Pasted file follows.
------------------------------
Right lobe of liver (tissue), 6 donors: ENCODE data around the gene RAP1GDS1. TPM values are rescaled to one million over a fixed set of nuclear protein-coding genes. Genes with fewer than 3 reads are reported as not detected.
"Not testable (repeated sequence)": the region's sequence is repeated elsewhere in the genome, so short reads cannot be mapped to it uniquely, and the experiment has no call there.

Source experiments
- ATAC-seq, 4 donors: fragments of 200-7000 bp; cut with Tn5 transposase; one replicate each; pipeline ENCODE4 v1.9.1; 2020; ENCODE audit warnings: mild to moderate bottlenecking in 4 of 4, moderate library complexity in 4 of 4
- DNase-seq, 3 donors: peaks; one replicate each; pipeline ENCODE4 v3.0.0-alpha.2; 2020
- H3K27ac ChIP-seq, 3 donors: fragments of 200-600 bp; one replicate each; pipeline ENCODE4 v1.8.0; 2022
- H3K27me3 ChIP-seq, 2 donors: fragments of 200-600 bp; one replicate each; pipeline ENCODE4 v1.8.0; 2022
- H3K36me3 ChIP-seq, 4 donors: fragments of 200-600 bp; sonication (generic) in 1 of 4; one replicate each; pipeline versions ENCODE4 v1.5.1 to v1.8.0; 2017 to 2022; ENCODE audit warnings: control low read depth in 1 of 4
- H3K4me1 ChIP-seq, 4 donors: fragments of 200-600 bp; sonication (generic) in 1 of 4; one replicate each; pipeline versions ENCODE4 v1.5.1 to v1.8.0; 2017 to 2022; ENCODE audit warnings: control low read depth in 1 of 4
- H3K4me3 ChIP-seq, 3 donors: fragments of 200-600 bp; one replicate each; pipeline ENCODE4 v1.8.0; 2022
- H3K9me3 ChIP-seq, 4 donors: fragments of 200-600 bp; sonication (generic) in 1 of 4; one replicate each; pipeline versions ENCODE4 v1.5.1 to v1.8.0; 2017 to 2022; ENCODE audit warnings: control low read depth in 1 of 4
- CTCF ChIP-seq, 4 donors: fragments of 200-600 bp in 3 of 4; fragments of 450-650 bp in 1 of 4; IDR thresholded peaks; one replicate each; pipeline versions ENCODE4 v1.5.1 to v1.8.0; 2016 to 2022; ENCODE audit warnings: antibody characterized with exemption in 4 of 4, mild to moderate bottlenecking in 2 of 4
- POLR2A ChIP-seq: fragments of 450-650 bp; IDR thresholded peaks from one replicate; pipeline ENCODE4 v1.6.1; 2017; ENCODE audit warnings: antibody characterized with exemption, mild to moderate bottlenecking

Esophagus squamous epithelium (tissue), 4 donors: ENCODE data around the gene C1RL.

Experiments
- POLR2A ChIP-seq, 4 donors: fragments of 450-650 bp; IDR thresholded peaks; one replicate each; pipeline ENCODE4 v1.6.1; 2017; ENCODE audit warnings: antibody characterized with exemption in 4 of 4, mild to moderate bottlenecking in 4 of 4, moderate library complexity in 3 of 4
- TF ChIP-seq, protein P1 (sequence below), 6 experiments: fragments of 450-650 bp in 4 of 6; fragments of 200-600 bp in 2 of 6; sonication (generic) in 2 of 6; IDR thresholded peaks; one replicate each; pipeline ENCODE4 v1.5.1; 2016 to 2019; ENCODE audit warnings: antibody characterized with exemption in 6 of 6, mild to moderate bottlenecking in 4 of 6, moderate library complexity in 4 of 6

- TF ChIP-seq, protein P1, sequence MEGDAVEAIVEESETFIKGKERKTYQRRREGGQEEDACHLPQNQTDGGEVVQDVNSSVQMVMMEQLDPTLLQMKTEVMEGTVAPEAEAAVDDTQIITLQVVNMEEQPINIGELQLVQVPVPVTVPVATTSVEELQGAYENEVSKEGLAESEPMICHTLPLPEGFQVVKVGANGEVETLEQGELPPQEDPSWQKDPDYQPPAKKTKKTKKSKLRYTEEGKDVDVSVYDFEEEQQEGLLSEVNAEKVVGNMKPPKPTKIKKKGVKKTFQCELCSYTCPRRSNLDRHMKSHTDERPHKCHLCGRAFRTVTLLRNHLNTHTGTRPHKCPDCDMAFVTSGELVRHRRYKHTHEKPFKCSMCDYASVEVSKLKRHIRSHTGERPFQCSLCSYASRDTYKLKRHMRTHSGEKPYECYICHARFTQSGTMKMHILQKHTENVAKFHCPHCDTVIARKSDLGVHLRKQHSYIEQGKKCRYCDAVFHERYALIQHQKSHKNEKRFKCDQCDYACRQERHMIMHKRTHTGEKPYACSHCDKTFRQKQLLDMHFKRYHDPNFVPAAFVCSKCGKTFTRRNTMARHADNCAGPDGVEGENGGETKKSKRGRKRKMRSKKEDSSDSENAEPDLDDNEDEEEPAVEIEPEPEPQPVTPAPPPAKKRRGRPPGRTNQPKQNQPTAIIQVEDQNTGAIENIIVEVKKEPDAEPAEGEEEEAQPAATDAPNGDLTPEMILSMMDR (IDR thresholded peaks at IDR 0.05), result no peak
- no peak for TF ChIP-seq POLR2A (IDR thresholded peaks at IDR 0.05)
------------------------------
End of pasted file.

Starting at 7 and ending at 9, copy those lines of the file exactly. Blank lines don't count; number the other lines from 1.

- H3K27me3 ChIP-seq, 2 donors: fragments of 200-600 bp; one replicate each; pipeline ENCODE4 v1.8.0; 2022
- H3K36me3 ChIP-seq, 4 donors: fragments of 200-600 bp; sonication (generic) in 1 of 4; one replicate each; pipeline versions ENCODE4 v1.5.1 to v1.8.0; 2017 to 2022; ENCODE audit warnings: control low read depth in 1 of 4
- H3K4me1 ChIP-seq, 4 donors: fragments of 200-600 bp; sonication (generic) in 1 of 4; one replicate each; pipeline versions ENCODE4 v1.5.1 to v1.8.0; 2017 to 2022; ENCODE audit warnings: control low read depth in 1 of 4